After graduating from Duke University with a degree in English, Blayne Alexander of WXIA 11Alive began her television career when her mentor secured an interview for her with NBC News Washington – not a bad first gig, right? She worked as a production assistant for NBC Nightly News, where she field produced at the White House and on Capitol Hill. She also found time to produce stories for msnbc.com.
Although Blayne was front and center covering the election of President Obama, don’t assume you have her all figured out. In the spirit of true journalism, Blayne never talks about her political affiliations – she reports the news with an objective view and doesn’t want anyone to think that’s tainted with her own biases.
After Washington, Blayne moved to Augusta, Ga. to work with WRDW-TV before she landed at WXIA in Atlanta in 2011. In Augusta, Blayne focused on education as a general assignment reporter, but in Atlanta she’s covered a wide range of stories from student loans to lettuce!
Over our delicious (and healthy!) lunch at Metro Fresh, I asked Blayne about her favorite types of stories to cover. She revealed she really enjoyed human-interest stories – telling the story of people viewers wouldn’t normally hear.
“In my opinion, stories that make good television involve a compelling character.”- Blayne
As we’ve heard from other journalists, Blayne likes timely stories and exclusives. No station wants to run the exact stories as their competitors. She brought up an interesting point though – sometimes TV stations do have to cover the same stories. Every station in the nation probably covered Affordable Care Act decision, but no station wants to run 24 hours of nonstop coverage of it (well, maybe C-SPAN, but that’s it). Blayne suggests sending stories for breakout segments. Topical stories are used to provide viewers a break from long, but important stories.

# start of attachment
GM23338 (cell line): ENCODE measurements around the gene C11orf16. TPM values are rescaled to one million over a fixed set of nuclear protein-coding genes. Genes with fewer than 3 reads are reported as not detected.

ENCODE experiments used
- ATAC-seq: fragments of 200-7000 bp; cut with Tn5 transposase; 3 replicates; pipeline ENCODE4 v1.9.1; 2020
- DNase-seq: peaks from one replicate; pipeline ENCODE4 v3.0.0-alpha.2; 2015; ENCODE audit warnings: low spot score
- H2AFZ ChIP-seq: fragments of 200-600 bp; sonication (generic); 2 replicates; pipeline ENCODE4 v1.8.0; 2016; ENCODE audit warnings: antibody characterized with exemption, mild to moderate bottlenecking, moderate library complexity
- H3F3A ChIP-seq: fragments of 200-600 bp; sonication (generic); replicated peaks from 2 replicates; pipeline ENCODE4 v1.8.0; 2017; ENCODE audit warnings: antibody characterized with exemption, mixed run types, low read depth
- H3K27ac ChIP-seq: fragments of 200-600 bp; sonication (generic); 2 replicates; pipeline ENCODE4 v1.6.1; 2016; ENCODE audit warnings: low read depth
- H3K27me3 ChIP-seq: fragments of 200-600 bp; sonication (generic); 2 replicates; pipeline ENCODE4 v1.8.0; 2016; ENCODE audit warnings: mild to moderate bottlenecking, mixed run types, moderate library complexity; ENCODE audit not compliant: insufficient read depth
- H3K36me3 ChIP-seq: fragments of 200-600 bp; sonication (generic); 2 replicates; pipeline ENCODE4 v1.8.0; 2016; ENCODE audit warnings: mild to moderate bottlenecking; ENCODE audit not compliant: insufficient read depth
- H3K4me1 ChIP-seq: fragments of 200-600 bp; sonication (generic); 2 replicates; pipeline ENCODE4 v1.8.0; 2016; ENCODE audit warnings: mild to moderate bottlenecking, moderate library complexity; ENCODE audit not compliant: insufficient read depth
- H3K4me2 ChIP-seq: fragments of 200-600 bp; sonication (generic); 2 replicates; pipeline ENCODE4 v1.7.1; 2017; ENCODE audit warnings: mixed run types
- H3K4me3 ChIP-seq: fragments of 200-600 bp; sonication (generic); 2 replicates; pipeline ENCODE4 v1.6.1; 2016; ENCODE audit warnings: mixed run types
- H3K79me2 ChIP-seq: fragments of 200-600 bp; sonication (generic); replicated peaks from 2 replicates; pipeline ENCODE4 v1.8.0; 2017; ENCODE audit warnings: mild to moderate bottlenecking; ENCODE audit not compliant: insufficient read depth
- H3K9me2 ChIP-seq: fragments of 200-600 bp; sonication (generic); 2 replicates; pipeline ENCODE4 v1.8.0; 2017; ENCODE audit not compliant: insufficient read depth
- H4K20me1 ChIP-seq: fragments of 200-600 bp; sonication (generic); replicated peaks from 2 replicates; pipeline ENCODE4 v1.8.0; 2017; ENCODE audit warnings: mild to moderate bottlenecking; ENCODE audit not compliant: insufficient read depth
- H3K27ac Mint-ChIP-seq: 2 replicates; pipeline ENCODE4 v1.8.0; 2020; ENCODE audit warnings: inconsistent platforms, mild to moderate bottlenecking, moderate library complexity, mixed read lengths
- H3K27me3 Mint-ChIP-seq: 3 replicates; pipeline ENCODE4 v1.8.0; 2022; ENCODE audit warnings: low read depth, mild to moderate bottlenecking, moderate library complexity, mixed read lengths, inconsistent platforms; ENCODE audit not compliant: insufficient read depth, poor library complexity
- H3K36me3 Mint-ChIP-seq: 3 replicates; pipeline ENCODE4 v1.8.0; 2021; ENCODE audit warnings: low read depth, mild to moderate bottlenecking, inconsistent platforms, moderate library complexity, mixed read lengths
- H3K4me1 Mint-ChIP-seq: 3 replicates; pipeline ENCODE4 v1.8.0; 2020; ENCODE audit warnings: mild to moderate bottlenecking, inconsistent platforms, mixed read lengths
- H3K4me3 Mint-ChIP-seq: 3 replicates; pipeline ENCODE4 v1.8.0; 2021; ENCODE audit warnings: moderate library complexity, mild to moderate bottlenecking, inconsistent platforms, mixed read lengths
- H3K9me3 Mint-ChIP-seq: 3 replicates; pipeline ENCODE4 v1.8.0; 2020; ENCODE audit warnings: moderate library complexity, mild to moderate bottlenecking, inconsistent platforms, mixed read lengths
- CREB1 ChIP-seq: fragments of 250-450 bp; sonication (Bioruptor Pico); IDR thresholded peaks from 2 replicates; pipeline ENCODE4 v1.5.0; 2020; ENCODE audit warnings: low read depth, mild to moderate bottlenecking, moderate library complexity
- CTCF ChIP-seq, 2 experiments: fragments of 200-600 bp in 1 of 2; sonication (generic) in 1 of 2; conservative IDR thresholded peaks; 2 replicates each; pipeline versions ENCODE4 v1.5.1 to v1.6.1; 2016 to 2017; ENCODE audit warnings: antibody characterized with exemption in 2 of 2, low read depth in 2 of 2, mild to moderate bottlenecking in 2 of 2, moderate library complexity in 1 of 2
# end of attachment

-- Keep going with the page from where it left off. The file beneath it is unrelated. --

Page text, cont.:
Over our chocolate chip cookies, I asked her my favorite question. Journalists don’t seem to want to answer when I ask what their biggest pet peeve about PR pros. I tell them the truth, I ask because I want to know – and I’m sure you want to know as well! In the world of PR and journalism, I’d like to find the best way for everyone to work together – starting with not frustrating each other!
Blayne wanted to us to be conscious of the fact that reporters aren’t sitting by the computer, checking their emails. They spend even less time waiting for your call at their desks. Feel free to send pitches you think might interest her, but understand that, just like you, she gets hundreds of emails a day. She probably is not going to respond to all of them – who would report the news?
Another pet peeve Blayne mentioned was not following up and not being available. If you ask to be on TV, be ready when she calls you. Yes, this may mean getting up early, staying up late or even working on weekends. She told me about people saying they’d get right back with her with information she needed, and then never calling her back. All you need to do is use your manners! Keep reporters updated on progress and everyone will be happy. When the lines of communication are open, great things happen.
Even if she called me in the 11th hour, I’d do everything possible to have my clients available for comment, but if there was no way this could happen – I’d just tell her the truth and hope she would use my clients another time.
When Blayne’s not shooting, editing and reporting her own stories for 11Alive, you might find her volunteering, mentoring kids or running. Yep, that’s right – she does it all. She recently completed the Peachtree Road Race and is trying to be a long-distance runner. She serves on the board of directors for The Scholarship Academy, which helps low-income college students gain access to financial aide and helps them better package themselves.
She’s also passionate about raising awareness about HIV/AIDS. In her words, there are a lot of misconceptions about this disease. Blayne’s an active member of Atlanta Association of Black Journalists and National Association of Black Journalists. She is also a member of Delta Sigma Theta Sorority and Junior League Atlanta.